I fired 200 rounds from the Beretta and then switched to the .45. It's like night and day as far as recoil. The 9mm Beretta doesn't give much kick; the .45, shooting 260 grain LC rounds, lets you know you're shooting it. After 50 rounds in the .45 (all that I had left), I switched back to the Beretta. After 100 more rounds, I had a bullet that wouldn't seat in the chamber. I though it was just a misfeed, so I ejected it, fired the last rounds in the magazine, and then reinserted the misfed round into the magazine to try it again. This time it jammed solid and I haven't been able to extract it. Being a live round, I am loth to fiddle with it, which means I have to take it to a gunsmith this week. Darn.

My 9mm rounds are reloads, which so far have been very reliable. I can't say why the round misfed and jammed. The pistol was clean when I started firing.

I'm flummoxed about the .45 LC rounds, too. I use an HSM 260 gr. JHP round that I get from Surplus Ammo. com. I bought 250 rounds at a WAC gun show last year for a fairly cheap price. I shoot at an indoor range that requires all rounds to be jacketed (so no toxic leadsmoke). Most of the available ammo for .45 LC is cowboy action rounds (180 gr. lead cap). The HSM are harder to get because Surplus Ammo only carries them occasiaonally. I haven't found any gun dealer in the Seattle area that carries HSM, and ordering direct from HSM is a bit of a hassle.







I watched part of a game of Field of Glory yesterday. The game was between two new players and I kibitzed for a few turns. (Someone else was the official kibitzer.) Field of Glory (FoG) is the new new thing in ancients wargaming. I've played several games so far and am trying to get the ancients gamers in my area involved with regular play and, later, tournaments. FoG has revitalized ancients for me. It's a period I've always loved and my library is full of books on Greece, Rome, and the ancient Near East.

I cut my gaming teeth playing ancients and it has remained for me the most compelling era to game. Watching the game yesterday, an ersatz battle between Romans and Carthaginians, I couldn't help but feel happy that FoG had returned ancients gaming to an enjoyable pastime. I feel released from the dark night of DBM (De Bellis Multitudinus), which I played as the only option. FoG brings back the use of units (battlegroups) as the main tactical element. No more futzing around with single bases, no more cheese.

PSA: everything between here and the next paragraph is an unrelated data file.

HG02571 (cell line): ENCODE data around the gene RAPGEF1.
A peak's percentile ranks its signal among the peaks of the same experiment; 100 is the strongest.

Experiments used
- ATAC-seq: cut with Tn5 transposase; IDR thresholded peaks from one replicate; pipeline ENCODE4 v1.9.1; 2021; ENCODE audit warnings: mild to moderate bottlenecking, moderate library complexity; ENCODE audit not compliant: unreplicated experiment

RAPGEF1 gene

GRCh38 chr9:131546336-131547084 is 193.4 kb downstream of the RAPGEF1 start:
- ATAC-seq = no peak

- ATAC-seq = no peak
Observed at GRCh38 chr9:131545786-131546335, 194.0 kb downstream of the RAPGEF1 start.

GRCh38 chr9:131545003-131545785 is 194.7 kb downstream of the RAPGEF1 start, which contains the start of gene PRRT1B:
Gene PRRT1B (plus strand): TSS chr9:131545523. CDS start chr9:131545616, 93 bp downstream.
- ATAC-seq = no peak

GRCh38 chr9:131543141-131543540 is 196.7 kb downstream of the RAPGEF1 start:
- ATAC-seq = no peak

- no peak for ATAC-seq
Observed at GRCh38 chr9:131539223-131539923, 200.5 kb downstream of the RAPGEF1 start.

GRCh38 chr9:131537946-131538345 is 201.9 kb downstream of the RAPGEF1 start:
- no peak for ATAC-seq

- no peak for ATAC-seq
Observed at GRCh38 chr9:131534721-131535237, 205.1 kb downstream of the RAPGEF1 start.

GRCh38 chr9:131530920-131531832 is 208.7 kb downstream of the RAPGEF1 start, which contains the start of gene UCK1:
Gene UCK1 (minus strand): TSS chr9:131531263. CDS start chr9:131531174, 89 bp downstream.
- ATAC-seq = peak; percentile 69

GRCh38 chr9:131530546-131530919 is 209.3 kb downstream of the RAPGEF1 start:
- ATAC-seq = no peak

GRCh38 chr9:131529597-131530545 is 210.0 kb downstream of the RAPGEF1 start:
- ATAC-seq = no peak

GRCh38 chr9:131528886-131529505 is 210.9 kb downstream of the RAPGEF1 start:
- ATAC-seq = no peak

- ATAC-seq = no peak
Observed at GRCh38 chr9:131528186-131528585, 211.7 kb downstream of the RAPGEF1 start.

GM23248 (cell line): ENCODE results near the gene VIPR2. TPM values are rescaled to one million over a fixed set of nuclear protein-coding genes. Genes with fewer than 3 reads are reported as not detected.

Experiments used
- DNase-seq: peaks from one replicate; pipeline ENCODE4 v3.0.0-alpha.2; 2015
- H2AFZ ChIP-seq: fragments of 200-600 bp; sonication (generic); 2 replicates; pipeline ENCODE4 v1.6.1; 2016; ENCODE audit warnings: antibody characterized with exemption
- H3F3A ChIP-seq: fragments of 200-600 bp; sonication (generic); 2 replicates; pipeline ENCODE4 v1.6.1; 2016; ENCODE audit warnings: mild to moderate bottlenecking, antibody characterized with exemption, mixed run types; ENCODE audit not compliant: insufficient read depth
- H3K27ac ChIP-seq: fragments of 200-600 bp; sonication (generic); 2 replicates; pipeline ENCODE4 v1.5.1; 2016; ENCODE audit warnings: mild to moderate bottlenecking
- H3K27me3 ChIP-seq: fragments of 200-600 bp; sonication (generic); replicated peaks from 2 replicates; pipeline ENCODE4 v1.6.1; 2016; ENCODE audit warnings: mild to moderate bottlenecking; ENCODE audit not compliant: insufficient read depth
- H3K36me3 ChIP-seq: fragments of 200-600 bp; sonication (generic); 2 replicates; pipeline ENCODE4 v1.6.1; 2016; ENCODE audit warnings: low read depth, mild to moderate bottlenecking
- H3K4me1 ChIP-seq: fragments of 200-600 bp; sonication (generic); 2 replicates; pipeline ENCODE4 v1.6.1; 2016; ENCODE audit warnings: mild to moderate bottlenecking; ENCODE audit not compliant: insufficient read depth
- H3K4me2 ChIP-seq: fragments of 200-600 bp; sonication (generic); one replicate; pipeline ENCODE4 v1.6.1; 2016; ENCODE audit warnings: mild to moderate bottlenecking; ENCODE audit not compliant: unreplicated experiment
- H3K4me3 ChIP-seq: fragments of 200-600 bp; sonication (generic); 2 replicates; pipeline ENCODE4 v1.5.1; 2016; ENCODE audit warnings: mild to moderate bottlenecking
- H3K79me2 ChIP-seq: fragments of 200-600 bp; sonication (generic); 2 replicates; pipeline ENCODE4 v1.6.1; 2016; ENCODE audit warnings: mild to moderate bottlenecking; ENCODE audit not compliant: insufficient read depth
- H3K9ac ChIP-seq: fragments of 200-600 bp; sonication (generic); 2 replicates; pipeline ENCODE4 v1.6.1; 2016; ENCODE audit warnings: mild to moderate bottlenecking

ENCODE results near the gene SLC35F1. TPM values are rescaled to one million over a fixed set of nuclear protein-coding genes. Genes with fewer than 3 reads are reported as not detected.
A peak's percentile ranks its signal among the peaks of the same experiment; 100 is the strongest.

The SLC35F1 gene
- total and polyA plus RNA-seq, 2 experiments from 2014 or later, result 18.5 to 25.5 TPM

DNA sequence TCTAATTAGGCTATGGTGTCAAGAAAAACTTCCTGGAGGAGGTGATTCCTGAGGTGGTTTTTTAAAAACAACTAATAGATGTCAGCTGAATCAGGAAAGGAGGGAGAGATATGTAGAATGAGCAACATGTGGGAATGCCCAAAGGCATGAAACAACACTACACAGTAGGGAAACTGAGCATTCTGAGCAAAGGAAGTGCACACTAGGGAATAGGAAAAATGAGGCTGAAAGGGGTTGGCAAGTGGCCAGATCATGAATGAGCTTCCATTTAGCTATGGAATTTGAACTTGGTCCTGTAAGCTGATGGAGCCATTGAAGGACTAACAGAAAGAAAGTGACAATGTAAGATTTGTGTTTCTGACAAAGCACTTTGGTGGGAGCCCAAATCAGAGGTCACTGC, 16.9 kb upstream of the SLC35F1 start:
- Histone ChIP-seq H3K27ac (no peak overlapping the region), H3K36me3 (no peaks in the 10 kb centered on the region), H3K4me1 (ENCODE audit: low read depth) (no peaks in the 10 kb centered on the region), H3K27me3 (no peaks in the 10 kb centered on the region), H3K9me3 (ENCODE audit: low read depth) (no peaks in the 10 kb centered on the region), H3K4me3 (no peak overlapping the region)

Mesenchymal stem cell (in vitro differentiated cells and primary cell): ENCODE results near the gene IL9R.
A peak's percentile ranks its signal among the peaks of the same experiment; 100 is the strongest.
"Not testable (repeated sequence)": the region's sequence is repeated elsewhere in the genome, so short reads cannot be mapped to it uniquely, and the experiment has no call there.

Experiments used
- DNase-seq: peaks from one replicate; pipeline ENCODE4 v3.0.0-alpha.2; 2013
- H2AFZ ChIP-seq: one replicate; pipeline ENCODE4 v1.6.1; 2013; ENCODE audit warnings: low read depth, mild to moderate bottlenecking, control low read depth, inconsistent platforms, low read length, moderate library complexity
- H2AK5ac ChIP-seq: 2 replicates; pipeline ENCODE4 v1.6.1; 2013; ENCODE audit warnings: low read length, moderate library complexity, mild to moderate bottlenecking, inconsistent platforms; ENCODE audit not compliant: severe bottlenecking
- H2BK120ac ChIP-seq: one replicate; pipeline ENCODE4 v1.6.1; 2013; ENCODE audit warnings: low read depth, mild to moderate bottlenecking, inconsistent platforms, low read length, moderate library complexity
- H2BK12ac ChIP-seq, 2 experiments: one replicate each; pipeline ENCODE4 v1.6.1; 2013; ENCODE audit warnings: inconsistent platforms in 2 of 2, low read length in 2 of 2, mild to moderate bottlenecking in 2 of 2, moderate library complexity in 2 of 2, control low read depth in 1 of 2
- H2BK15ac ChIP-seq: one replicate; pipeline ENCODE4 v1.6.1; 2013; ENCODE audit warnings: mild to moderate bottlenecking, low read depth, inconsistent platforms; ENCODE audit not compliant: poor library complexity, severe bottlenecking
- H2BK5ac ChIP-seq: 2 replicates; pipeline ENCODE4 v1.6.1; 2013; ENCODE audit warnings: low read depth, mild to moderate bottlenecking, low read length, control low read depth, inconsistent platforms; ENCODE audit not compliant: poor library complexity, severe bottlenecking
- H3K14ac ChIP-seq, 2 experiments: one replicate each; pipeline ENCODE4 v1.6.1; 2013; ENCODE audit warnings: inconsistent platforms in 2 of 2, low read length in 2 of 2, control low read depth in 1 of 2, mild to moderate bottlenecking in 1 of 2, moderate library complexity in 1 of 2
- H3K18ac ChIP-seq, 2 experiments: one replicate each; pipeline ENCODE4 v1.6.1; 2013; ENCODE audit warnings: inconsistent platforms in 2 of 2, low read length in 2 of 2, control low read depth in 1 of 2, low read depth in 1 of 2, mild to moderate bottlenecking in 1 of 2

I will be posting more about FoG as events unfold.

Sunday, July 6, 2008

First salvo


I've wanted to blog for some time, but never got to it. I suppose I feared I had nothing to say--but that doesn't seem to faze most bloggers, so why shouldn't I pitch in with my own nonsense?

I live in the Pacific Northwest, Lynnwood, WA, to be exact, in a townhome with three annoying cats: Grendel, a large, 21-pound DSH, imperious, aloof, and inexorable when it comes to seeking food; Rhiannon, my sweet pea, a bob-tailed brown tabby shorthair who is simultaneously the sweetest and feistiest cat in the house; and Maebh, a fluffy-bottomed stumpy Manx, who is seven pounds of pure crazy. I do my best to show them who the alpha cat is in the house and they do their best to disabuse me of that idea. I have been a humanoid cat-minder unit for less than two years and I already feel like a seasoned veteran with the scars, scratched furniture, and stained rugs to prove it. They are, nevertheless, a delight.

My longest-lived hobby is miniature wargaming. I started painting and playing wargames with lead minis when Gerald Ford was president. Despite a long haitus for college and grad school, I'm still at it. However, the question, "do you still play with little men?" from family and old friends certainly gives the impression that it's not everyone's idea of a worthwhile hobby. I love it because it gives me a way to interact tangibly with my interest in military history, provides an artistic outlet, social interaction with fellow enthusiasts through games and involvement in a regional gaming organization, NHMGS, and a great deal of excitement and adventure, albeit of the Walter Mitty variety.

I am a long-time shooter, squash player, and for the last year, a Nissan 350z enthusiast. I have voted Republican since 1980. As my father tells it, my great-grandmother believed that the two keys to happiness in life were owning a gun and voting Republican; I have tried to live up to that. However, I am fairly cyncial about politics. Many politicos are the worst sort of people, and the best you can hope for from most is that they will do the least damage. As I blog henceforth to whenever, I will no doubt make comments, mostly asinine, about all these things and more.